Siemens say offshore wind could be one third cheaper with commitment to decarbonisation


Helle Abelvik-Lawson


UK offshore wind could be priced at £100/mwh by the early 2020s – £50 cheaper than it is currently – if a strong decarbonisation target is put in place by the next parliament, according to industry giant, Siemens.

The comments came at an industry event sponsored by the Green Alliance.

A number of big-six utilities have pulled out of high profile offshore projects in 2014 due to everything from birds to sharks – and concern over future government support.

However in recent months the industry has received a boost.

Danish giant Dong recently announced a series of deals, and Vestas said it would re-employ 800 workers at the Isle of Wight and Siemens said it would build a factory in Hull.

Matthew Knight, director of strategy and government affairs at Siemens Energy said the UK has little alternative to wind, if it wants to cut emissions.

“The government decarbonisation target is key to giving confidence to invest,” he said. “We can and are investing in improving technology to bring down the cost, but that’s not the only driver – it’s political uncertainty that adds a risk premium to the cost of finance, which can make up up to a third of the cost an offshore wind farm.”

“The electricity market’s broken, it won’t deliver. No new power station gets built without government underwriting, but they are doing it blindfolded. We need a policy landscape to get us there efficiently. That includes a plan for turning all the coal off by 2030,” he said.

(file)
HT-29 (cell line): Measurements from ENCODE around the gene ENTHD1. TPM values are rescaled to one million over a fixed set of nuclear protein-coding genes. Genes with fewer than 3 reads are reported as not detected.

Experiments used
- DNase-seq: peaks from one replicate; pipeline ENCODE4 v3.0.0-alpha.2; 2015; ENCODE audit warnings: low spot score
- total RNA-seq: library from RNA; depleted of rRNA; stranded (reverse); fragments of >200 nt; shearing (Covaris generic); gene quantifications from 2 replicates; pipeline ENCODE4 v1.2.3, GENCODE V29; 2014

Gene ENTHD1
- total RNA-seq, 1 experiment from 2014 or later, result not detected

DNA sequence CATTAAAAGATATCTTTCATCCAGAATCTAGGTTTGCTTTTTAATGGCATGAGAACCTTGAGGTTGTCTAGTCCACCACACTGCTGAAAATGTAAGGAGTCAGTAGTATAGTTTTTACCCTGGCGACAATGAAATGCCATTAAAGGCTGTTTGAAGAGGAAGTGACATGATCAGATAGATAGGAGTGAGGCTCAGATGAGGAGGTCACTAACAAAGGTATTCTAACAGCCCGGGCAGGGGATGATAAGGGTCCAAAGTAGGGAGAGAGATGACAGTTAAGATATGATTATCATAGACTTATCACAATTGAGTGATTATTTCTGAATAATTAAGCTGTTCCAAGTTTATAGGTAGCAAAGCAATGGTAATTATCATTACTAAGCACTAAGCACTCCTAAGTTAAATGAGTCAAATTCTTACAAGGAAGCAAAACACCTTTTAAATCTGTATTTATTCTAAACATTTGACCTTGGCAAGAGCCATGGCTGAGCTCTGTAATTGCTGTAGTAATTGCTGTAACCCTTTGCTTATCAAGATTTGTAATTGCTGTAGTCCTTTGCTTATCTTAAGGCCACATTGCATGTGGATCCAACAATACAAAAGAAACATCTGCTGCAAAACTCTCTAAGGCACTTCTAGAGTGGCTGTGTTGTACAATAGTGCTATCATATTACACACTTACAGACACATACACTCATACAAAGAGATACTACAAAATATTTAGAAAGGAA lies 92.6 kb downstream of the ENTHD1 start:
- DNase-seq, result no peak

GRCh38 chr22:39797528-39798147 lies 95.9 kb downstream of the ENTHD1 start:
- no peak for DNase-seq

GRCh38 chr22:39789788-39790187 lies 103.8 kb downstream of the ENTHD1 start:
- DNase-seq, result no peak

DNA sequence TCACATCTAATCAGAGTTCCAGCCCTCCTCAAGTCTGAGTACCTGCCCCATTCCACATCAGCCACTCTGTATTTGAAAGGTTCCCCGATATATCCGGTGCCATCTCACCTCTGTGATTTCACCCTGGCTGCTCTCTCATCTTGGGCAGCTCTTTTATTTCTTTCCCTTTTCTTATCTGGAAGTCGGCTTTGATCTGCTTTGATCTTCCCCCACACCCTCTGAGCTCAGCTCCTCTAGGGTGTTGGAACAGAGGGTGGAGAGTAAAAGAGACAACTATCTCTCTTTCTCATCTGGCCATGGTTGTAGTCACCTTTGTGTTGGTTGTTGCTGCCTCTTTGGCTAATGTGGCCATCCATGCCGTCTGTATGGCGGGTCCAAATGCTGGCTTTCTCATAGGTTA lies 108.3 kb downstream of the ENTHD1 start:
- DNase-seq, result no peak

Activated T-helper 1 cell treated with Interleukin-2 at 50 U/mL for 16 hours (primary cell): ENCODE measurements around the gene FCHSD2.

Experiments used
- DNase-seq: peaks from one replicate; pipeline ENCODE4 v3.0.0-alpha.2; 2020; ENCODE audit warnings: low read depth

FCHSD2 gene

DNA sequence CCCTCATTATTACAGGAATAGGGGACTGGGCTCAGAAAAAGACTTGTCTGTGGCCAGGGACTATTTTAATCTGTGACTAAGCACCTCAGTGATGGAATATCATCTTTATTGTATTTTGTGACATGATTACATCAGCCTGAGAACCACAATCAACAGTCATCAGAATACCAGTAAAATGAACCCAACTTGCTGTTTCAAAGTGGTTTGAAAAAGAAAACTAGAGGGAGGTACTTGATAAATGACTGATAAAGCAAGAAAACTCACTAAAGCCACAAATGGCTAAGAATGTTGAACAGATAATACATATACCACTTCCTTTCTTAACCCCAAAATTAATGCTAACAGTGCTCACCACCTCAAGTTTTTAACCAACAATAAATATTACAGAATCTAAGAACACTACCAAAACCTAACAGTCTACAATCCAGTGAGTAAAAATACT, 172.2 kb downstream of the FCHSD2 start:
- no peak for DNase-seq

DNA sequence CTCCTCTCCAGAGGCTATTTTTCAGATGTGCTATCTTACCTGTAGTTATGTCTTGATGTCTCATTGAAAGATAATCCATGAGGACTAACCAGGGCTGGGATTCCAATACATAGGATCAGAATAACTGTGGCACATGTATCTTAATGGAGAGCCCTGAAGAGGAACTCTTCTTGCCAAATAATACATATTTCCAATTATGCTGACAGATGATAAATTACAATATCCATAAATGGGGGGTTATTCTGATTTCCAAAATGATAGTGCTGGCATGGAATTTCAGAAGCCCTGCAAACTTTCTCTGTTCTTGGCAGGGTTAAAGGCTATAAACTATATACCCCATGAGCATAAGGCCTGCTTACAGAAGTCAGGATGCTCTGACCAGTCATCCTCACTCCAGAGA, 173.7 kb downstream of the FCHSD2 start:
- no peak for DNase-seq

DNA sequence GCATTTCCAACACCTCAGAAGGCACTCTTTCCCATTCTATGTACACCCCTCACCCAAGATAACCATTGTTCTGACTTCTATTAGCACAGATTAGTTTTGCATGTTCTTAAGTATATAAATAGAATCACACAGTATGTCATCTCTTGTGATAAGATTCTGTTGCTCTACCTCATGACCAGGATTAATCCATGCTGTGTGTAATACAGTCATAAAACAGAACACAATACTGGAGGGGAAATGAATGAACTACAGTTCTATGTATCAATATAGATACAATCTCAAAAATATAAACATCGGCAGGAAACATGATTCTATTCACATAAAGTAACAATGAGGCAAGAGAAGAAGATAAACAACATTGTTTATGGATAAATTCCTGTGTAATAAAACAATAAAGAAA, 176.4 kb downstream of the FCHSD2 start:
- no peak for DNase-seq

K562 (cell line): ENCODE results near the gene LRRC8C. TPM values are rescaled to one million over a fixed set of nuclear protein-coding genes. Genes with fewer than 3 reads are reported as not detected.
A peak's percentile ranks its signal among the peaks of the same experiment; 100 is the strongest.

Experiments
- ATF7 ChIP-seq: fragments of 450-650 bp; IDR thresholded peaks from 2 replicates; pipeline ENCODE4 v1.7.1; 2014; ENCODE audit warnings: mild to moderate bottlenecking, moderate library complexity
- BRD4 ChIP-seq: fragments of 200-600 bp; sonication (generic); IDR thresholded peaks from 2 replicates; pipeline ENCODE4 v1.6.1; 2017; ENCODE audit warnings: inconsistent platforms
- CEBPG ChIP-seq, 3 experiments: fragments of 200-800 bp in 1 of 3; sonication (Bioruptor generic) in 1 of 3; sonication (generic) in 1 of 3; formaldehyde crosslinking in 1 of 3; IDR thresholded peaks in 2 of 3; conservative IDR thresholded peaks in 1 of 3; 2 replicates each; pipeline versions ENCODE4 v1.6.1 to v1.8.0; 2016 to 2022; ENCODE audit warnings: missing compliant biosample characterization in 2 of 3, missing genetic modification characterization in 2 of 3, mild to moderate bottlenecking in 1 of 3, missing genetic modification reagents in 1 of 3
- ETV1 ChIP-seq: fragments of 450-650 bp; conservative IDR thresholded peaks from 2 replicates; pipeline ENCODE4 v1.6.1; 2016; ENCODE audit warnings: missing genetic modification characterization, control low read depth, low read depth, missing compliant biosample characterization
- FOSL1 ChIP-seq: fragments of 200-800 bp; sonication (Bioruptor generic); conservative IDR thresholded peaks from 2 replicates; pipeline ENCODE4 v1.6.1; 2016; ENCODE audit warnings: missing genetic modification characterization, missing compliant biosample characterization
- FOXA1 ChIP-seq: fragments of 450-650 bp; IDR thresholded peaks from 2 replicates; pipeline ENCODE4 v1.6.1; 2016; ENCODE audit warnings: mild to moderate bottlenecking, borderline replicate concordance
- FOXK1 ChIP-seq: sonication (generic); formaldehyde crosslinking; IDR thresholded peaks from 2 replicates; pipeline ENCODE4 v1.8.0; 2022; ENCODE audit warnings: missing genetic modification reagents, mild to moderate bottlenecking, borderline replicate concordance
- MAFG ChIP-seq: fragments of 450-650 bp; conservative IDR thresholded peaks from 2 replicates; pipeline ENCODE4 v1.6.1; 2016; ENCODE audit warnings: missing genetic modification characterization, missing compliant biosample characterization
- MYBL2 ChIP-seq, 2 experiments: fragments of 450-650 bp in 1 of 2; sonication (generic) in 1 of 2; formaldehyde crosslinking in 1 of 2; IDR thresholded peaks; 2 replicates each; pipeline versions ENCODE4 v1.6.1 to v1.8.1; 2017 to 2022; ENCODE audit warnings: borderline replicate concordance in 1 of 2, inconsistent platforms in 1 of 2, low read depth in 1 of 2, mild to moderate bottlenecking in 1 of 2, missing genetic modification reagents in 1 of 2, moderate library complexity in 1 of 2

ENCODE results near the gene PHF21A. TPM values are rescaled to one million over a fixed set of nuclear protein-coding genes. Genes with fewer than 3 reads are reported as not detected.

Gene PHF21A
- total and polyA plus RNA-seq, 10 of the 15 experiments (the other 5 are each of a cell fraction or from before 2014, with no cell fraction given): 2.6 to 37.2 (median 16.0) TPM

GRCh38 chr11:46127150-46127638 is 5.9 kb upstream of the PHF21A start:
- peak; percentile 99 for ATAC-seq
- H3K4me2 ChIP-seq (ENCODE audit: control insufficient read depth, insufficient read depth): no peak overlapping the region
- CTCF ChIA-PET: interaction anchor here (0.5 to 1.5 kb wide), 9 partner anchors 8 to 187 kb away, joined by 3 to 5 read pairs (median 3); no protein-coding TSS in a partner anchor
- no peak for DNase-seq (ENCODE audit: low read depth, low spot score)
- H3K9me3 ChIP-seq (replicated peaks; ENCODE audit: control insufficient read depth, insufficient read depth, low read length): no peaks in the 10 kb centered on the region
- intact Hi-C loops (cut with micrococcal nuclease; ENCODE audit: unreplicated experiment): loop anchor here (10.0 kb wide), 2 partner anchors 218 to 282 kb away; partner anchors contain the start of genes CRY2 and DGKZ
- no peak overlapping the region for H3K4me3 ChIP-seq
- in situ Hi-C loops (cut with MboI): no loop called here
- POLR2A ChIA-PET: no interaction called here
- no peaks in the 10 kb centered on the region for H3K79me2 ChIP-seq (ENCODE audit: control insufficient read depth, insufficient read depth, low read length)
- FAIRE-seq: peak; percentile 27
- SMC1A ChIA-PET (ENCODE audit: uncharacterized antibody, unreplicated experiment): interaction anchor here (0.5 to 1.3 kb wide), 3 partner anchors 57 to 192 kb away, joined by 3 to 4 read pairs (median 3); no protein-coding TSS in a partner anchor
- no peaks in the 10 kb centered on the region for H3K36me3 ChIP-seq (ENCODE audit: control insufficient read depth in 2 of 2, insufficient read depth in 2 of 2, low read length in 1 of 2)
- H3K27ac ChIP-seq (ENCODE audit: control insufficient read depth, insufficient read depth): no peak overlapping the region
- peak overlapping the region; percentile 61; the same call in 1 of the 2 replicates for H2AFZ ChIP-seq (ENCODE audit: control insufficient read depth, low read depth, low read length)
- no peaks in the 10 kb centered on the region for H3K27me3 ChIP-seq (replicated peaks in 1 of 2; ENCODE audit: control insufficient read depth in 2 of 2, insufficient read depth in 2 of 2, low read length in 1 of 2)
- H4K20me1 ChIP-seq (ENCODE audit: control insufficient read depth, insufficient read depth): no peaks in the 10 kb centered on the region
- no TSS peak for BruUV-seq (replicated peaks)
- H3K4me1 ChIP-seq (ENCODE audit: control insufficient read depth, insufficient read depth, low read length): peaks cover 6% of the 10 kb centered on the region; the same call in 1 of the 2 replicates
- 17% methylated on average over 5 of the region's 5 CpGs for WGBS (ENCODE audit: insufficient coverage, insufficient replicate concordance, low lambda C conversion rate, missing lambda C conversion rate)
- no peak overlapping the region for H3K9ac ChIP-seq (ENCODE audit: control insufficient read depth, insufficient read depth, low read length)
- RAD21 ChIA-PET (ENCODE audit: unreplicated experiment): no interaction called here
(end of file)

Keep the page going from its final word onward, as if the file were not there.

Not all investors are sure the market is the problem. Ian Temperton, of Climate Change Capital, also agrees that £100/mwh is possible by 2020, but that there are problems within the industry which need to be fixed.


The industry is under pressure because government support for offshore wind – and all renewables – officially ends in 2020.

A report published yesterday by think tank Green Alliance called for the government’s current subsidy schemes to be extended beyond 2020 to avoid continuing what one panellist – Colin Morgan from DNV-GL Renewables – called a cycle of boom and bust.

But more subsidies come with pressure to ensure costs continue to fall.

“Floating wind technology, for example, could be a game changer,” said Mr Morgan.

Currently a major cost of building wind offshore is installing the turbines in increasingly deep waters to take advantage of the stronger winds farther out.

Funding for offshore wind

Funding wind projects will be the biggest challenge faced by the industry in the coming years.

But before the industry starts building turbines which float – it’ll need to build the projects already on the table, and it is struggling to attract sufficient finance.

“Climate change is a capital problem,” Temperton said. “Industrial scale offshore wind will be the only way we decarbonise in the UK.”

“Governments in Northern Europe have to work together in for their own market in offshore wind,” said Matthew Knight.